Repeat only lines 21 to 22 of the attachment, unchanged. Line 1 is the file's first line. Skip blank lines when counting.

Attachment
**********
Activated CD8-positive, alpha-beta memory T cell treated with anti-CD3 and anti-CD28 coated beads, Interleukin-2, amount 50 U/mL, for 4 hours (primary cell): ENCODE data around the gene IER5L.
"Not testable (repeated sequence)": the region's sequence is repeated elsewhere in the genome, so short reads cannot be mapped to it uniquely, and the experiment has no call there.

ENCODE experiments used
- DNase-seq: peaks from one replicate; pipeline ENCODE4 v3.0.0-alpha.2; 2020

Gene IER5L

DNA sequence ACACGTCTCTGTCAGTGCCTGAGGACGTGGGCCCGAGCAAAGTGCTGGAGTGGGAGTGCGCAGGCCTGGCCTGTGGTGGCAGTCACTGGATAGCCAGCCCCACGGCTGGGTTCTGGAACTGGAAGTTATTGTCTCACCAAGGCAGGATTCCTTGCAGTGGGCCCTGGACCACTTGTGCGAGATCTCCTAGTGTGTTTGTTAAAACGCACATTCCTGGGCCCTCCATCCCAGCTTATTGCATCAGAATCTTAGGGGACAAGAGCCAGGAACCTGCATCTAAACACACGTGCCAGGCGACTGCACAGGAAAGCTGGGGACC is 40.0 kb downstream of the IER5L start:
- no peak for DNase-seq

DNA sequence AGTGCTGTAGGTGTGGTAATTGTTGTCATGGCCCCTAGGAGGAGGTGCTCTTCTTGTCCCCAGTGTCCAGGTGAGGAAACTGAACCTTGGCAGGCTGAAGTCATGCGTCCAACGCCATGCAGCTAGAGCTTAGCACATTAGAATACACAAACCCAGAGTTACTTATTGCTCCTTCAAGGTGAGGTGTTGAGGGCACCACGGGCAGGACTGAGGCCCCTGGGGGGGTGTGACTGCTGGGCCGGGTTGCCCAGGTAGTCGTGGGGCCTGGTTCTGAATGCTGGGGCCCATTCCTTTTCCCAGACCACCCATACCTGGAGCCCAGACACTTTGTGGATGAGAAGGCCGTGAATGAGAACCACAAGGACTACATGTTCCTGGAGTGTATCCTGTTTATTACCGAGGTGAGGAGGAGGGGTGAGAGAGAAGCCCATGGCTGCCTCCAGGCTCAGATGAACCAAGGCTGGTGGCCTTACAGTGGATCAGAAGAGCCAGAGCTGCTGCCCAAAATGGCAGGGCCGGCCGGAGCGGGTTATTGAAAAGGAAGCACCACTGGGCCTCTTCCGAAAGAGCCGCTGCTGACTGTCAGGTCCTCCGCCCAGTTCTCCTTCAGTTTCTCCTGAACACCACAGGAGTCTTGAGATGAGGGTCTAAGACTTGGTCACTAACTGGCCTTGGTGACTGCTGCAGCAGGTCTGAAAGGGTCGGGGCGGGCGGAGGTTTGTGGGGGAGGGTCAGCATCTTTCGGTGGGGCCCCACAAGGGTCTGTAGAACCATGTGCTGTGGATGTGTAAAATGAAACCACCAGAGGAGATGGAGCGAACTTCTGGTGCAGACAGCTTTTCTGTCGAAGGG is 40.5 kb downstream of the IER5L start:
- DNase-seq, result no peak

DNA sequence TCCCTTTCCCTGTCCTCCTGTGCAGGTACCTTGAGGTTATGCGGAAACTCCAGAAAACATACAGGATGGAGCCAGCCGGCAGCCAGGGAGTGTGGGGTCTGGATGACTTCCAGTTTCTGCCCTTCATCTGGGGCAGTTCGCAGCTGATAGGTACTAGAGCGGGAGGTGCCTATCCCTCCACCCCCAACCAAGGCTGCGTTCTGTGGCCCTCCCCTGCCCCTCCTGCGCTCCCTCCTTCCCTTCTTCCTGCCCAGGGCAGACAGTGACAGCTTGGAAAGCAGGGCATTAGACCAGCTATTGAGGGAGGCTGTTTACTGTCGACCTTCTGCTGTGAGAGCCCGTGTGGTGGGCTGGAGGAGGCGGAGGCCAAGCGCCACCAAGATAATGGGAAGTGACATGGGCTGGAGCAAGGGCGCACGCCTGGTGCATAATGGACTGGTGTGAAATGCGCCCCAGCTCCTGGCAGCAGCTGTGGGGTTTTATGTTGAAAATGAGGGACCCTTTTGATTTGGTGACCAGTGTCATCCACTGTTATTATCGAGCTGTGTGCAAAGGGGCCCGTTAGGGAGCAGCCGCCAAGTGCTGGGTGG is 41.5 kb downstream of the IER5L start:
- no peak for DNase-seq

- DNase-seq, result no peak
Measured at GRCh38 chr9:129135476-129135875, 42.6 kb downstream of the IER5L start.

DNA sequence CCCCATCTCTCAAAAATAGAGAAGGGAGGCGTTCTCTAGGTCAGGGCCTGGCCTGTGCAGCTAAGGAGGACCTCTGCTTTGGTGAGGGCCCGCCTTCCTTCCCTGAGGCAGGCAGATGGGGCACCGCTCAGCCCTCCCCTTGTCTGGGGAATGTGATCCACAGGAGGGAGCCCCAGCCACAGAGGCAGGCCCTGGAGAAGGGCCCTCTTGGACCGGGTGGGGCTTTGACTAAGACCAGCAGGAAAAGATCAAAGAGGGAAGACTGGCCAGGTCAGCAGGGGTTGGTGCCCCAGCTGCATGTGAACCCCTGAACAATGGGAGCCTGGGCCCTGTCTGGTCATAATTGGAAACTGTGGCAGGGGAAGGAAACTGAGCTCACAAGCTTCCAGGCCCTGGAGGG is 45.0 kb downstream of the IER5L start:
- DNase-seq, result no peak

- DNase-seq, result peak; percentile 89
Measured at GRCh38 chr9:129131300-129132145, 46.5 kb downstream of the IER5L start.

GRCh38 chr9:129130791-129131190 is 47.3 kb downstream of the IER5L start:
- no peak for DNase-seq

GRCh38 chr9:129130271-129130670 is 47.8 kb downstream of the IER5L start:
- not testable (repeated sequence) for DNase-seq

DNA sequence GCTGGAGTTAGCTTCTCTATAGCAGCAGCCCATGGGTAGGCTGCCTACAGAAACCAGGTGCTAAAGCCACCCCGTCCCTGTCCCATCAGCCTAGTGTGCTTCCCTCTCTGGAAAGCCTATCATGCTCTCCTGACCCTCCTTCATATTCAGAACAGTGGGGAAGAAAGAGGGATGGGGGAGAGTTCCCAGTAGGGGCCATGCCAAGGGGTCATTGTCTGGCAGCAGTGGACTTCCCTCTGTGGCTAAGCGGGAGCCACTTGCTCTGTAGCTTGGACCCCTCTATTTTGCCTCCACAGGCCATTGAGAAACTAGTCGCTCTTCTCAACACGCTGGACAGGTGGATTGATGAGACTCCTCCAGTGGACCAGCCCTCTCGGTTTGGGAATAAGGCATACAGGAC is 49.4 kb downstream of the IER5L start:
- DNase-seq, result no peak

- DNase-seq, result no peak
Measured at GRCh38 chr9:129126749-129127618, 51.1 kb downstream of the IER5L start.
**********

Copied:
- not testable (repeated sequence) for DNase-seq

DNA sequence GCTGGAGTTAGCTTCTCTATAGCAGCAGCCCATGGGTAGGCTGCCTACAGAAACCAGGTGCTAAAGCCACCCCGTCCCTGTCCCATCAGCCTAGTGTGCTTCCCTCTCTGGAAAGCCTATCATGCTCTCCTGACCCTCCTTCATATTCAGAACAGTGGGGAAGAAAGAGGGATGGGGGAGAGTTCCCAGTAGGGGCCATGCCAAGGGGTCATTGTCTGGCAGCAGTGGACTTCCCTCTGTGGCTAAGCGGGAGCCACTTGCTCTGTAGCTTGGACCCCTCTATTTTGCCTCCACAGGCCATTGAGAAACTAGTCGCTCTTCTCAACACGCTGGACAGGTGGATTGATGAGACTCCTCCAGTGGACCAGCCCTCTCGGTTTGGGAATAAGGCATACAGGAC is 49.4 kb downstream of the IER5L start: